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My kids had a little party on our bed this weekend (like most weekends), and they were being so cute, wearing their leather crowns from Hubble + Duke, that I just had to take a few photos. And then, I even got them to sit still just long enough for a portrait! Yay!

Hubble + Duke crowns

Hubble + Duke is an Australian company run by three creative mums, offering some gorgeous goodies like soft mocassins, sweet rompers, adorable bloomers, and beautiful handmade apron dresses. And then, of course, there are the before mentioned crowns, which are so beautifully made and so comfortably soft. To be worn for dress up, birthdays, or just any day, because everyday is a party, isn’t it?

xxx Esther

Little Auggie pajamas

Little Auggie robot pajamas
Girls in Auggie robot pajamas

I have always loved the baby and children’s bedding at Little Auggie. The prints are so sweet, the colours so fresh, and I love the way they mix and match patterns and textiles to create the most gorgeously styled little beds.

Little Auggie have recently launched a line of children’s sleepwear to compliment their bedding collection, and I love that they didn’t just stick with the blue robot print for boys, but created a pink version for girls too. Because who says robots are a boys’ thing anyway?

Courtney x

p.s. Wooden robot ‘cubebot’ toy is from e-Side.

Some thoughts about the recent events in Paris…

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Last night, as the end of a long day drew to an end, I had the need to jot down a couple of thoughts about the events in Paris since Wednesday. It has been terrifying, horrific, violent, senseless on the one hand… and beautiful, peaceful and full of hope on the other hand. It is very hard to describe what has been going on in this beautiful city of ours over the last few days, so apologies if I ramble. ; )

I wanted to start off by explaining to the non-French contingent the importance of Charlie Hebdo and how much it symbolizes so much of French culture. Here in France, illustrated stories and cartoons are a huge part of our culture. Adults as much as children devour illustrated novels. (One of my 9-year-old’s after school activities is a cartoon class.) My generation grew up on the cartoon books by Wolinski and Cabu, so these guys were not just people working for a small satirical magazine that sometimes found itself on the fine line between offensive and provocative, they were illustrators that have formed the rebellious spirit of a whole generation.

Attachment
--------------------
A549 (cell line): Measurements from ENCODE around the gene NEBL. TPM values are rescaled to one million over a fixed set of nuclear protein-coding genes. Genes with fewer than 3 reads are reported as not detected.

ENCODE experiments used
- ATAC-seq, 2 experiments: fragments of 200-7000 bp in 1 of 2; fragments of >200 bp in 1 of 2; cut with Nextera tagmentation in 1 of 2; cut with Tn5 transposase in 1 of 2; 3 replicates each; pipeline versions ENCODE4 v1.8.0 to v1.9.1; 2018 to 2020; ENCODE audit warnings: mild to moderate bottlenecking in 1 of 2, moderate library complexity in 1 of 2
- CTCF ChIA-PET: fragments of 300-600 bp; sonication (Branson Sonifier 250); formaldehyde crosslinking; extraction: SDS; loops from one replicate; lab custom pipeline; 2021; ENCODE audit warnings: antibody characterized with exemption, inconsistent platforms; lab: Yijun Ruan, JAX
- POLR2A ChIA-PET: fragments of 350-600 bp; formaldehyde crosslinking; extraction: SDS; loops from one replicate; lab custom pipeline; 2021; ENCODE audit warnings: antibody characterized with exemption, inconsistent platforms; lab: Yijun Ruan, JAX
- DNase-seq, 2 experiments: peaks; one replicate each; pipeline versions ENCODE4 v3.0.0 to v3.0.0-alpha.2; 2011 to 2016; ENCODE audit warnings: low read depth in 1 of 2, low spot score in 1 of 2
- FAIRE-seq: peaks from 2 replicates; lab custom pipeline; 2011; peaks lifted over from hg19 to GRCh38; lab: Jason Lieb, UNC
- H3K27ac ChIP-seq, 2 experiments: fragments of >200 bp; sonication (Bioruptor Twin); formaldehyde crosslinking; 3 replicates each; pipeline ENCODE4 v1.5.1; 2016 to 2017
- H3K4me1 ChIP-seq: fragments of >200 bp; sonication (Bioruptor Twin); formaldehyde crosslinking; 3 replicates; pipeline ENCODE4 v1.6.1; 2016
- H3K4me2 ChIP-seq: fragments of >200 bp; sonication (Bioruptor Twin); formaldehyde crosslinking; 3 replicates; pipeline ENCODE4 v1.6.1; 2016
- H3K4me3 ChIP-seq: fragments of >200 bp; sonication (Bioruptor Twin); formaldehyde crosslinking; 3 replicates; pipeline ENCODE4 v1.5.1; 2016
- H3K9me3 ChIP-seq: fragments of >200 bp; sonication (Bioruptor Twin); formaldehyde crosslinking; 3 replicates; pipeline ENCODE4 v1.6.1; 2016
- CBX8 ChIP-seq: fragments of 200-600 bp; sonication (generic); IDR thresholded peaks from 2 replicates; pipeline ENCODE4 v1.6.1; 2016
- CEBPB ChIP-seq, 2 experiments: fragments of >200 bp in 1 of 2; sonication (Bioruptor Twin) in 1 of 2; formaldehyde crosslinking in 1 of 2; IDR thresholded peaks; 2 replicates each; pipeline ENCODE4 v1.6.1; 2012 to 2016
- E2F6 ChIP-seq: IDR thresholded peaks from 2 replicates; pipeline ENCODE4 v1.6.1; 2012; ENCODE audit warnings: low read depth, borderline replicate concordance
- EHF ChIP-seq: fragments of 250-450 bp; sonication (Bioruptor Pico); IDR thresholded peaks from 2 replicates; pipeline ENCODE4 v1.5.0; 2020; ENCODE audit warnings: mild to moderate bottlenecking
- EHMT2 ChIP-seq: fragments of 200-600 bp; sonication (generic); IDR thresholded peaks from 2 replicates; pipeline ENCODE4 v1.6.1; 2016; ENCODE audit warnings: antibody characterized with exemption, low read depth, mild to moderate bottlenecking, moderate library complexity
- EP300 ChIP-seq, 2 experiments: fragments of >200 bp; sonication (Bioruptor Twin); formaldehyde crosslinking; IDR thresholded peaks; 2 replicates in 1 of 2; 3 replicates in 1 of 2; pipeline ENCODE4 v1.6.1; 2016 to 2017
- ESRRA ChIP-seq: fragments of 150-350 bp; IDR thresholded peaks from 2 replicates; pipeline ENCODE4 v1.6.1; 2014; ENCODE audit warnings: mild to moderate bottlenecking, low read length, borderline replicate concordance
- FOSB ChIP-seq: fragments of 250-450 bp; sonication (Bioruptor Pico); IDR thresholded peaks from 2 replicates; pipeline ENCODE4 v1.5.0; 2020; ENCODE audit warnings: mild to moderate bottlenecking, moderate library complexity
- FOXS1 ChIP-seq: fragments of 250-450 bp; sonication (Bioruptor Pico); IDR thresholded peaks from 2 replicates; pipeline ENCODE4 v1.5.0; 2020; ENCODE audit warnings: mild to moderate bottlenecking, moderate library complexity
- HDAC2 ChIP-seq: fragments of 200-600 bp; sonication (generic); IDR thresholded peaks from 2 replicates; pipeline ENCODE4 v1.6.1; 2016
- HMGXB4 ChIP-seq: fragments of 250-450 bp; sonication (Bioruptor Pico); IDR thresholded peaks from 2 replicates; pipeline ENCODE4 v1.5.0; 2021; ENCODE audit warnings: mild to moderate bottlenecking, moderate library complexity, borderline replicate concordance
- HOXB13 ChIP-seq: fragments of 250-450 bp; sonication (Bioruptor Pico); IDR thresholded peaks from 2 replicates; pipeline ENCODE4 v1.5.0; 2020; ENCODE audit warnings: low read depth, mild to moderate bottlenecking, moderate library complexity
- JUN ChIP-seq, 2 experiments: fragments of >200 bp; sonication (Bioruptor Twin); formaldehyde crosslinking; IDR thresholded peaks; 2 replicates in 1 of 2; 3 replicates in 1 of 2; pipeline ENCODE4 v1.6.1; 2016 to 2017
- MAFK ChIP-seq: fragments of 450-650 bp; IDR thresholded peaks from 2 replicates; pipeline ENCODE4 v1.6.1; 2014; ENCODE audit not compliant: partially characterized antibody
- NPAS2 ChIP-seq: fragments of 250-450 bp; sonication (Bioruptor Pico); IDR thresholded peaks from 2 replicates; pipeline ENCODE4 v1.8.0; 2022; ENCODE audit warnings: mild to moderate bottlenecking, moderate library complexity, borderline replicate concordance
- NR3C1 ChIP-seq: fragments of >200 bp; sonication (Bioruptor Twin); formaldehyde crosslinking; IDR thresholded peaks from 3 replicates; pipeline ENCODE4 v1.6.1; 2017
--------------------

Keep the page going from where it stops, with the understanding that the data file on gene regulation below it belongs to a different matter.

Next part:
The French are, on the whole, cynical, critical and irreverent (I mean this as a compliment). They are also, compared to all the countries I have lived in, the most politically aware and politically engaged. This is why the attack of Charlie Hebdo was so significant: it represents an attack on something us French hold the most dear: our freedom of expression. A quote by Voltaire has been repeated again and again this week: “I do not agree with what you have to say, but I’ll defend to death your right to say it.” People here feel strongly that provocation by cartoonist are incredibly important, as the irreverence and humour is such a historic way in France to mock the government and society in general.

For most of Wednesday and Thursday, Charlie Hebdo was our main focus – Friday’s attacks irreversibly changed the scale of the attacks. “Je Suis Charlie” suddenly became so much bigger than it had been. It came to represent all groups targeted in the attack. “Je Suis Charlie” suddenly came to mean: I am a journalist, I am Jewish, I am the Police. The slogan became bigger than just France, it started to represent all the people targeted senselessly by terrorists.